The Southern Exposure 2020 trade show was held in Tampa this past weekend. The day before the trade show several educational sessions were held. The first of these sessions was entitled “The Plight of Plastics,” and consisted of a panel of five people: Janis McIntosh of Naturipe Farms, Natalie Shuman of Apeel Science, Brad Dennis of CKF Inc., Kathy Lawrence of Proseal and Elizabeth Yerecic of Yerecic Label. The panel was led by Anabella de Freeman of Walmart Stores.
De Freeman opened the session by explaining the initiatives taken by Walmart for reducing the use of plastics. She said: “Walmart has made the commitment to have 100% recyclable packaging for all our private label products by 2025. Our call to action consists of three parts: use less plastics, make it recyclable, and label it.”
After de Freeman’s introduction, each of the panelists received some time to explain how their company views the plight of plastics and what they are doing to help improve the situation.
Commitment to reduction of plastic
Janis McIntosh of Naturipe Farms started by saying: “I like to call the situation not the plight of plastics, but rather the opportunity of plastics. Recently, the CPMA released their Plastics Technical Report which showed that plastics is needed in berry packaging. So we need to take this opportunity to innovate our plastic use. The issue doesn’t require us to eliminate all plastic, but it does require us to eliminate all plastic waste and make it recyclable. We at Naturipe commit to reducing plastic and increasing recyclability.”
She added: “Change is good, but it’s better together.” To have the most impact, everyone needs to work together and competitors need to ally themselves with each other. This was an important message reiterated by each of the panelists. An example of this cooperation is the commitment of North American berry growers to use 100% recycle-ready packaging by 2025.
Shelf-life and product protection
“Panels like this help us realize how we can evolve and innovate as an industry. At Apeel Science we work together with nature to reduce waste and ensure an abundant future for our planet,” said Natalie Shuman of Apeel Sciences.
Plastic packaging is often used to elongate a product’s shelf life. Apeel Sciences works to extend products’ shelf-lives through a natural, plant-derived product which helps fight food waste and plastic use. While food waste is a sustainability and environmental issue, it is also an economic issue. Shuman explained that US food businesses lose millions of dollars on food waste.
She says: “Plastic packaging has multiple purposes: grouping, protection, marketing and shelf-life extension. At Apeel, we tackle this last purpose to help reduce the need for plastic packaging. Our technology uses the molecular building blocks of plants to help create the optimal microclimate within foods. This helps extend the product’s shelf-life and gives the industry more time at each step of the supply chain.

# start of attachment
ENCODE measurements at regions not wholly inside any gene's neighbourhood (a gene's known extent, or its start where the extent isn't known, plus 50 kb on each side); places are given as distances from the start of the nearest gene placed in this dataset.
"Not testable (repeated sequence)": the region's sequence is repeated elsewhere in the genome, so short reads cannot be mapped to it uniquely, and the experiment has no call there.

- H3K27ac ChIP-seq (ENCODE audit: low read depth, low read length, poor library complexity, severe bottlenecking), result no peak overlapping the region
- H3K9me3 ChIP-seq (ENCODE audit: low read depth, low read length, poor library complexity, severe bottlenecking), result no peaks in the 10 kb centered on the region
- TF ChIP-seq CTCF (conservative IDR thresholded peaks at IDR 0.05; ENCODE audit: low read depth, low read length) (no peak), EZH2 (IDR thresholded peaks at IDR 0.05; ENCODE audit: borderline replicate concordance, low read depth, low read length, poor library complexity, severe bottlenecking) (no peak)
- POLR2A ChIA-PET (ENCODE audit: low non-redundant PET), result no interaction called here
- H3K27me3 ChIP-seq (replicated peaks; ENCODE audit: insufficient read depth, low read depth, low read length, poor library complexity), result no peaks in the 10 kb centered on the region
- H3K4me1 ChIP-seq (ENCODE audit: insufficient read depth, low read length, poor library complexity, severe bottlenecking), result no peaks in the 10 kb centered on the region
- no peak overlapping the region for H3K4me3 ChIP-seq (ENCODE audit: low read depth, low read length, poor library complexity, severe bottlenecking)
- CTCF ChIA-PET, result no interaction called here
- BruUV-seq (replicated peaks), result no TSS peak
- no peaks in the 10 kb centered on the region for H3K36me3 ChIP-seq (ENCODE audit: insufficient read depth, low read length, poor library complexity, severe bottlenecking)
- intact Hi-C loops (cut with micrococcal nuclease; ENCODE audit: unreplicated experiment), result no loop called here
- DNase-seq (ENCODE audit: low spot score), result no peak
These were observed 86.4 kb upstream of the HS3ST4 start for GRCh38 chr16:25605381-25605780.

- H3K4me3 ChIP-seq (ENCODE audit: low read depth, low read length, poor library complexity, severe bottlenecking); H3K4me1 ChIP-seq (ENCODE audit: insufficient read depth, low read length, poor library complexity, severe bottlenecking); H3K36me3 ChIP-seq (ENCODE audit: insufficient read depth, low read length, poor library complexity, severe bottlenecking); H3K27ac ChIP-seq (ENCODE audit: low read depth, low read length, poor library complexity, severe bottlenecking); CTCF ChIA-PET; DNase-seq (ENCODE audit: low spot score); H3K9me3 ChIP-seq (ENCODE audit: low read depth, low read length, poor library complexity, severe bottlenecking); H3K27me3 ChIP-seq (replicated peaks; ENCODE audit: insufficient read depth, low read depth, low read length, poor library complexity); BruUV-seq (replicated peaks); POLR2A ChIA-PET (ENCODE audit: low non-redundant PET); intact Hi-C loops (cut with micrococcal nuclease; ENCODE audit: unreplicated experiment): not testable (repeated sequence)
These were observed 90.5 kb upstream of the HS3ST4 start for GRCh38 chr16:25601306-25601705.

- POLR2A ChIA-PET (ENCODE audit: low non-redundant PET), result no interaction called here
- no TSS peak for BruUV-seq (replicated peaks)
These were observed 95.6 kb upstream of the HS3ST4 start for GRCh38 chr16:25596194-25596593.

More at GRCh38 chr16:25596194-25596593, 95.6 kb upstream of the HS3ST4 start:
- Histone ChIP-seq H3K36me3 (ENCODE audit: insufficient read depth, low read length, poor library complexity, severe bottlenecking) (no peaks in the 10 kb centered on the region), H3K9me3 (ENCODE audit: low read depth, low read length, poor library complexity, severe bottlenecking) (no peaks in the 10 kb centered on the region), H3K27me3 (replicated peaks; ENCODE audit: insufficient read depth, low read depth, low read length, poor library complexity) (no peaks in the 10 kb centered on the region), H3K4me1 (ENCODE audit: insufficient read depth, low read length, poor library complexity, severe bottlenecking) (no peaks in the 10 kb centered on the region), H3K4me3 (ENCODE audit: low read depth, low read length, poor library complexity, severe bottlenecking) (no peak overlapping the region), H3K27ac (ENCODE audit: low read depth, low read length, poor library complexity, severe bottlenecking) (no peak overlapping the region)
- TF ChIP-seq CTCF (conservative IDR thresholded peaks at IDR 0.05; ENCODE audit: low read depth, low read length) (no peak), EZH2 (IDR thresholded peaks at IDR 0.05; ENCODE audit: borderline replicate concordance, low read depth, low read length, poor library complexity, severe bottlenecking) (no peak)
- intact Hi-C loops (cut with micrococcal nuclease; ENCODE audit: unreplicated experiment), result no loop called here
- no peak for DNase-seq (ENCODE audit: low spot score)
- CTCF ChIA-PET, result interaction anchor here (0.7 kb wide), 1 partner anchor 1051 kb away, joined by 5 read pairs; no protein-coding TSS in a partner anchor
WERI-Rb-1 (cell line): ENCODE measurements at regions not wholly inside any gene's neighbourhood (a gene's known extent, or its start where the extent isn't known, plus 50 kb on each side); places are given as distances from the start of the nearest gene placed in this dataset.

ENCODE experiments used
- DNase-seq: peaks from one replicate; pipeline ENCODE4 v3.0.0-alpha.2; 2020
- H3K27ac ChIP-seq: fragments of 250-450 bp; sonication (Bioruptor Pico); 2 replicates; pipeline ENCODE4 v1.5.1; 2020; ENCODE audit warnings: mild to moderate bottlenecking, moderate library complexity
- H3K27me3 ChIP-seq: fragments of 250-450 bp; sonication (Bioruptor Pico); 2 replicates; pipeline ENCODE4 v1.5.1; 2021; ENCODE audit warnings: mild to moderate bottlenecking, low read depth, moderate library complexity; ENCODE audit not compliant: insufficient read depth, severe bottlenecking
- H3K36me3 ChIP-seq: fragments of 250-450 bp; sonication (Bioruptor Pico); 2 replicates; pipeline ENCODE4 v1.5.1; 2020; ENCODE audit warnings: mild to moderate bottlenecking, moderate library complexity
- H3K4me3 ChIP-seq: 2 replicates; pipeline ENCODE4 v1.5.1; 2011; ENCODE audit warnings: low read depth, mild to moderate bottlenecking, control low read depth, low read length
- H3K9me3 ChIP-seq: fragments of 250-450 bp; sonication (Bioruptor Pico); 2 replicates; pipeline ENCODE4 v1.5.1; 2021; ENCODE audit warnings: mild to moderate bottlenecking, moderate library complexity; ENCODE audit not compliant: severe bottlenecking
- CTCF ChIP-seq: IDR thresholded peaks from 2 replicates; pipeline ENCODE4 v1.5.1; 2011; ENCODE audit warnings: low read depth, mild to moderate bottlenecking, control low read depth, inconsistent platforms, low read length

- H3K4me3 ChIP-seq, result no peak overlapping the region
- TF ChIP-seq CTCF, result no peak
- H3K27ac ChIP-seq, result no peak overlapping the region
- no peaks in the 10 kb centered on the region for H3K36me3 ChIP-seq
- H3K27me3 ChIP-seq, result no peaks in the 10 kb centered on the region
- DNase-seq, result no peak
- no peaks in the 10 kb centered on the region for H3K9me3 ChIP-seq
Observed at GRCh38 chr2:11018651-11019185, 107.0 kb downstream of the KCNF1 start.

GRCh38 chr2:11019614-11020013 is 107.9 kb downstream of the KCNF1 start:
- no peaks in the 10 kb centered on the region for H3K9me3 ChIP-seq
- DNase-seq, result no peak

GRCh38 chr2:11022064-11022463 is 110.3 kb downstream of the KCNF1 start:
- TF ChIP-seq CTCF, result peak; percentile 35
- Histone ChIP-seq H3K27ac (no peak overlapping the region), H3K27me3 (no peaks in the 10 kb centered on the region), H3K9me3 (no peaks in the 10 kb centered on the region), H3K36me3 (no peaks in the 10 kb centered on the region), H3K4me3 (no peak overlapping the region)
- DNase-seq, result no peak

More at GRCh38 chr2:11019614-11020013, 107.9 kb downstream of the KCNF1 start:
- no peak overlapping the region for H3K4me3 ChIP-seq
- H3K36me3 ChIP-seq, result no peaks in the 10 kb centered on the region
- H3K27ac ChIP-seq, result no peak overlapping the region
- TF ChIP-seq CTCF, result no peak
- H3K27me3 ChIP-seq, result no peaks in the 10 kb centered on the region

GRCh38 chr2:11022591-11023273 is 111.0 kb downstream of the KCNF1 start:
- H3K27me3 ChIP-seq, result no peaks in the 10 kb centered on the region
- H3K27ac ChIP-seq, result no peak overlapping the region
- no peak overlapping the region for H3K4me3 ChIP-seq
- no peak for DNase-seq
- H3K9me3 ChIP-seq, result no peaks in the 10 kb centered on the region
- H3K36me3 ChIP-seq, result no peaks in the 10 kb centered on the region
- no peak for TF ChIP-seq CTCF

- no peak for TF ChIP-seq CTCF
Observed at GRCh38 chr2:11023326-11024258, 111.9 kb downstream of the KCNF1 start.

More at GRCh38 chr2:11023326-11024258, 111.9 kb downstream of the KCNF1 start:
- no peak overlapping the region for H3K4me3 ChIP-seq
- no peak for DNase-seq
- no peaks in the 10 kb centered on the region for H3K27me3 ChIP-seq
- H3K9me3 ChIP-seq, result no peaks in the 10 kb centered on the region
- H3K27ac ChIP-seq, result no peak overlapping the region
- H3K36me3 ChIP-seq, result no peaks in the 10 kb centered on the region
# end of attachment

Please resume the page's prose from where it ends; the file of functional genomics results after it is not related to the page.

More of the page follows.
Alternative packaging options
Brad Dennis represented CKF Inc., a Canadian packaging company that offers alternatives to plastic packaging. “We work with packaging made out of molded pulp. One of our product lines, EarthCycle™, uses an optimal blend of virgin hardwood and recycled corrugate. Each of our products are made in North America, and all the materials are sourced from North America as well.”
Besides being made of recycled, non-plastic materials, the company goes a step further: the packaging is certified home-compostable. “Other benefits of this type of packaging is an up to 20% shelf-life extension, a reduction of over 90% in single use plastics, as well as a 5% sales increase for retailers,” Dennis concluded.
Panelist Kathy Lawrence represented ProSeal, a company originating in the UK, whose range of top seal machinery includes 20 different machines specializing in sealing processes. She said: “One of the ways we can reduce plastic is by replacing a clamshell lid by a top seal. Not only does this reduce the amount of plastic in the packaging, it also helps reduce warehouse space. We also work with shelf-life extension solutions. Specific top seal materials help control respiration rates and this can help fight food waste.”
Elizabeth Yerecic of Yerecic Label helped explain to the audience the issues they may run into with their product labels. “While labels themselves do not contribute to the high source of single-serve plastics, they do contribute to the lack of recyclability of single-serve plastics. In order for labels to be sustainable, they need to have aspects such as degradable additives and friendly inks,” said Yerecic.
Another issue with labels is the adhesive. “The adhesive needs to be able to wash away during the caustic bath at the recycling facility. This is something that is largely the responsibility of the brand owners to ensure that the labels they use in their packaging has all the right components,” Yerecic explains. If a label doesn’t meet all the necessary requirements, then it is possible that the entire package will not be recycled.
In order to make headway on the plight of plastics, people in each step of the supply chain need to take responsibility. The general conclusion of the panel was that plastic is a necessary material in the industry, for product protection and other purposes, but the way in which it is used needs some major improvement. While many changes have already been made, the best way to move forward is by allying with competitors. While they might be your competitors within the industry, the goal of creating a better and more sustainable future is a shared goal that can only be reached through combined efforts.